Did you know that your version of Internet Explorer is out of date?
To get the best possible experience using our website we recommend downloading one of the browsers below.

Internet Explorer 10, Firefox, Chrome, or Safari.


Restaurants for Change: Dine out, do good

October 15, 2017

By Dick—

Every year one of our favourite charities hosts one of our favourite dine out events. Yes, if it’s October it must be time for the event called Restaurants for Change. This event sees 92 of the best eateries across the country donating a portion of their night’s proceeds to Community Food Centres Canada.

So we’re going to tell you what to do. This Wednesday, Oct. 18, have a nice night out and spend a lot of money. You’ll make a difference for low-income citizens who need help getting quality food on their tables. The Restaurants for Change website makes it easy to find a restaurant to dine at in your neighbourhood and make a reservation.

So no excuses!

And don’t forget to be social: @aplaceforfood on Instagram and Twitter; hashtag #restaurantsforchange.

Dine out, help the poor

Every year, each participating restaurant donates between 50% and 100% of total food sales for dinner to the CFCC. The CFCC then uses the money to support community food programs that “build health, hope, and belonging in low-income communities across the country.” It’s all in support of local Community Food Centre’s and their initiatives to bring people together to grow, cook, share, and advocate for good food for all.

Kind of important, don’t ya think? We sure do. Imagine 92 restaurants in 19 cities—  their owners, chefs, sommeliers, bartenders, servers and kitchen staff have all committed to inciting real change in the way we get food into the hands of those who need it.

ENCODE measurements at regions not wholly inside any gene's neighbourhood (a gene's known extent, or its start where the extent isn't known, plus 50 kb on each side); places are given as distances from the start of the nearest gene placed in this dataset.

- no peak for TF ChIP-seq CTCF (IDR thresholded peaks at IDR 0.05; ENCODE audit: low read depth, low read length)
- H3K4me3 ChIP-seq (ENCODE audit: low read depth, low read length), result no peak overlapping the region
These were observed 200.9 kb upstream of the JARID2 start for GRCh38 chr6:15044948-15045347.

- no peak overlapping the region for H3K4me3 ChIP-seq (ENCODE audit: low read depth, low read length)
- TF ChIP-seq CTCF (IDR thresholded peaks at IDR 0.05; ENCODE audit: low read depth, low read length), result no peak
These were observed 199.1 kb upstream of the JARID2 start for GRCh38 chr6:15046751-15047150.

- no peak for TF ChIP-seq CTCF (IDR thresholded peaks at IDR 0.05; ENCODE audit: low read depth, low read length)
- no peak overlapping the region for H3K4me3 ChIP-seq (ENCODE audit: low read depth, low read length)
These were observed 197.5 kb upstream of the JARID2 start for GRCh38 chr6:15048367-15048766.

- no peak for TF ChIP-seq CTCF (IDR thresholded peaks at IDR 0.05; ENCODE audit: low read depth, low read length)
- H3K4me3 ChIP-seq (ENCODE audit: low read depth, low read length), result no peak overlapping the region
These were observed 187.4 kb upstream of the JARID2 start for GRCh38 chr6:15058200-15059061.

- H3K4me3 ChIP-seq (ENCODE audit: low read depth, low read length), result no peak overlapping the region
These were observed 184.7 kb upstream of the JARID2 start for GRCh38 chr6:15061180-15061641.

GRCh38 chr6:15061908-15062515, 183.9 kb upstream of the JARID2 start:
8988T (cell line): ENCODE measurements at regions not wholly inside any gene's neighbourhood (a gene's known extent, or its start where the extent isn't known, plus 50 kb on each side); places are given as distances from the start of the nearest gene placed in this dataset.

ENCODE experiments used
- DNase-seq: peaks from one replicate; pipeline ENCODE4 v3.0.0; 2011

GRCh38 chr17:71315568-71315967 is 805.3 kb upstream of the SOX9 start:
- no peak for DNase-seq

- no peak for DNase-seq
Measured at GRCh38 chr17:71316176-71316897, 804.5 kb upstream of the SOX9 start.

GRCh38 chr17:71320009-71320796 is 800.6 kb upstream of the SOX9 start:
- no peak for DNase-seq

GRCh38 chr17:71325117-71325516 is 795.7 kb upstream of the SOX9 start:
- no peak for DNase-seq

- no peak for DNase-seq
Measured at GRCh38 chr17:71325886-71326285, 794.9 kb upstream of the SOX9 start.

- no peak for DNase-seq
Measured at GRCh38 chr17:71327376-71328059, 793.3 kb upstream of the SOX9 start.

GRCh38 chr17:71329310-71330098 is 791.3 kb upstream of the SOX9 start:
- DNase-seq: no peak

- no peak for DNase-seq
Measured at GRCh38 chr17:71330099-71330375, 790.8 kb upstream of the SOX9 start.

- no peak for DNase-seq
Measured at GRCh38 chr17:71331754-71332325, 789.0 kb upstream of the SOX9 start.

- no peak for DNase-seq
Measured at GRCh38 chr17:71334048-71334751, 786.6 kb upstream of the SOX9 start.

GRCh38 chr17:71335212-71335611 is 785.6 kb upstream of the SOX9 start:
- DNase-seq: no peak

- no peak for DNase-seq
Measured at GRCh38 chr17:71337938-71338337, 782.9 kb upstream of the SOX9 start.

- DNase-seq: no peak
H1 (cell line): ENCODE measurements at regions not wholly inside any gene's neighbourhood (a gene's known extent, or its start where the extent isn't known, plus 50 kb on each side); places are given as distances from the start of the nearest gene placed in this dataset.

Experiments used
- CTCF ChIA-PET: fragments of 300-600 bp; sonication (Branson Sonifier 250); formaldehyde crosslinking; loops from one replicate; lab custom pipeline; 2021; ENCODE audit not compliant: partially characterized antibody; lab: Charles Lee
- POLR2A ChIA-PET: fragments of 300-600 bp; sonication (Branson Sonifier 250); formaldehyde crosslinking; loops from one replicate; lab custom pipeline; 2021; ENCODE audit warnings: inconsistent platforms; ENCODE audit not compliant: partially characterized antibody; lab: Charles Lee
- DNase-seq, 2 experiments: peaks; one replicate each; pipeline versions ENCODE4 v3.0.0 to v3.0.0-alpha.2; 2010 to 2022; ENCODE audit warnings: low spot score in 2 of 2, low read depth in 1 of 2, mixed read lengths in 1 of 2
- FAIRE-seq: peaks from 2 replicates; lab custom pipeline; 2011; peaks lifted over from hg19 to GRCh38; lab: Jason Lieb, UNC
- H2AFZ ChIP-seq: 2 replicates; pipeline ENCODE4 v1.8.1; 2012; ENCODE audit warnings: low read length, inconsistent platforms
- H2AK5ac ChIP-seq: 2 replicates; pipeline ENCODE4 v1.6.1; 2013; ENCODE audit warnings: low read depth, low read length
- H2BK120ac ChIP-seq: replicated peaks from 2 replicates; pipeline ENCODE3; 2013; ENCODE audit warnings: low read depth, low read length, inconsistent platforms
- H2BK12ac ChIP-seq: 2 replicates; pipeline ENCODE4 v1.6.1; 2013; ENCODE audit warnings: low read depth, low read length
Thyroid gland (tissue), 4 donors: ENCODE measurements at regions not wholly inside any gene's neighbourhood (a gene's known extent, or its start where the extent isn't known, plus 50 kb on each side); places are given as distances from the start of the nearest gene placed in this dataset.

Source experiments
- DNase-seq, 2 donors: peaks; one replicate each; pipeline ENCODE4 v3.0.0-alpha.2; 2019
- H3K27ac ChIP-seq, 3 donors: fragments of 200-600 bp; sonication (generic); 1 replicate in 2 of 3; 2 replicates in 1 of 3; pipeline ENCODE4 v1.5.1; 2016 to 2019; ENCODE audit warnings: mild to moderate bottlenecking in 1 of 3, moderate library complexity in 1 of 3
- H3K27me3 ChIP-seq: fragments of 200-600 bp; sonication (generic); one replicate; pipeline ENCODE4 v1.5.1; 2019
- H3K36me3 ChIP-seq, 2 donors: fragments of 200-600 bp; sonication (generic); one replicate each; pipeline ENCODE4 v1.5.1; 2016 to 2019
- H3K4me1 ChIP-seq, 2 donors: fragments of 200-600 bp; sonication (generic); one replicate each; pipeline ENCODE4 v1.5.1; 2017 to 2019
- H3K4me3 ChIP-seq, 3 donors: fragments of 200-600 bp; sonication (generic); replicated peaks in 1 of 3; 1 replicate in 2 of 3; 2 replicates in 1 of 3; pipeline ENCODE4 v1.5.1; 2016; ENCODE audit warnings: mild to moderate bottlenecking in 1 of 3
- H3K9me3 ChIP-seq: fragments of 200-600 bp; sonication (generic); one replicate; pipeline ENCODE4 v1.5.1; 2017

Money is just part of it; the solution needs commitment, vision and folks like you. Here’s why.

Good food advocate Mark Bittman

Last week in Toronto, famed New York Times food writer, cookbook author and activist Mark Bittman spoke to a sold-out crowd in an event organized by the CFCC. In his opening remarks, CFCC president, co-founder, CEO and author in his own right Nick Saul noted that the poor do not need our cast-offs and leftover food as a hand-out. They need access to quality food at a reasonable price, backed with a living wage so they can afford it. They also need the tools and support to achieve self-sufficiency and food security for themselves and their loved ones. Sure it’s a complicated issue, but if we can put a chimp in space…

To that end, we encourage you to read more at the CFCC website, including their 2016 Impact Report.

Meantime, work up a serious appetite and get out into your community this Wednesday. Eat, drink, be merry… be part of the solution.

The A-list of Toronto restaurants…

Thirty-six restaurants in Toronto are participating in Restaurants for Change this year. Some of these are already partners with Drink Toronto — hello Carmen, Drake Hotel and PrettyUgly Bar — and some are going to be part of our upcoming tours. We love you all!

Big shout outs to this year’s RFC participants: Actinolite, Alo, Bar Begonia, Bar Isabel, Baro, Barque Smokehouse, Bar Raval, Beast, Beaumont Kitchen, Big Crow, Cafe Belong, Carmen, Dailo Restaurant, Drake Commissary, Drake Hotel, Drake One Fifty, Edulis, El Rey, Fat Pasha, Flock 97 Harbord Street, Harry’s Charbroiled, Isaan Der, Kanpai Snack Bar, Madame Boeuf, Mamakas Taverna, Maple Leaf Tavern, Peter Pan Bistro, Piano Piano, Planta, PrettyUgly Bar, Rasa, Richmond Station, Rose and SonsRuby Watchco, Tennessee Tavern, Union.